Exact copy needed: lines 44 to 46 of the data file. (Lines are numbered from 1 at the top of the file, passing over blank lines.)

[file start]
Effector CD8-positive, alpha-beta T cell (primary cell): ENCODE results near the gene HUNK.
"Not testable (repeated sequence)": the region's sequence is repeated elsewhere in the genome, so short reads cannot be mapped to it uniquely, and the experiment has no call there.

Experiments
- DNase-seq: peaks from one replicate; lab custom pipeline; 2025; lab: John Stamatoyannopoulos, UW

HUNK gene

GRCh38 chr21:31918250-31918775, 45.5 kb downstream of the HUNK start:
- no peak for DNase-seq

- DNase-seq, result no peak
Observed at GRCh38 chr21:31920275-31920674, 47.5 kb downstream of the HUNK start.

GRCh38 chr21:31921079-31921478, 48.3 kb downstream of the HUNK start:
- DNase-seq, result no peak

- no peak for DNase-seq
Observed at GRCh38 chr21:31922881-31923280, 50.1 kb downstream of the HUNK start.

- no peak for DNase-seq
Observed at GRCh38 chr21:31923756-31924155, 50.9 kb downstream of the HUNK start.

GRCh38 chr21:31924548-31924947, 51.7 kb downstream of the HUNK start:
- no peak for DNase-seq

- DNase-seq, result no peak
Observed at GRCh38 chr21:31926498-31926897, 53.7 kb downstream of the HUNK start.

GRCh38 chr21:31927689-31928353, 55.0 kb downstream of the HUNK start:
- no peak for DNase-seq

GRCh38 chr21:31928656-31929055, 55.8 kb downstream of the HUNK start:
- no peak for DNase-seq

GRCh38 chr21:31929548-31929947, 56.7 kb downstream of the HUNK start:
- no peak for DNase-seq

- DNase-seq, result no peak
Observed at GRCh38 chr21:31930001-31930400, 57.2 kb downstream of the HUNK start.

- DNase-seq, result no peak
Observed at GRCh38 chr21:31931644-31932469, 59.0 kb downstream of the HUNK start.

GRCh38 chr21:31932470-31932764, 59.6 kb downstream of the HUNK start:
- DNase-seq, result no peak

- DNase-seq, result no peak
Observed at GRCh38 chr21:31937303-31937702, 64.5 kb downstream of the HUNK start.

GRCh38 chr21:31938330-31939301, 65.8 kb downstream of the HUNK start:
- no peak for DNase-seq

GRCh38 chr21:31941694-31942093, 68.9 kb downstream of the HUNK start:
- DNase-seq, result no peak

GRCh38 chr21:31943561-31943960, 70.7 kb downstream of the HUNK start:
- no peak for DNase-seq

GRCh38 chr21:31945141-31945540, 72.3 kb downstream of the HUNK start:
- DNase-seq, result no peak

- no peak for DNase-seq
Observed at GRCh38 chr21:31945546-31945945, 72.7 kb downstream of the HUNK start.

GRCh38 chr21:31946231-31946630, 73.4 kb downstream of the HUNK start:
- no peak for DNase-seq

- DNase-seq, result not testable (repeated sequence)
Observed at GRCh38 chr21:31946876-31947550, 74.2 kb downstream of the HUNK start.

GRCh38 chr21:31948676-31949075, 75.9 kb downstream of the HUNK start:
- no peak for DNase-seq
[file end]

GRCh38 chr21:31946231-31946630, 73.4 kb downstream of the HUNK start:
- no peak for DNase-seq

- DNase-seq, result not testable (repeated sequence)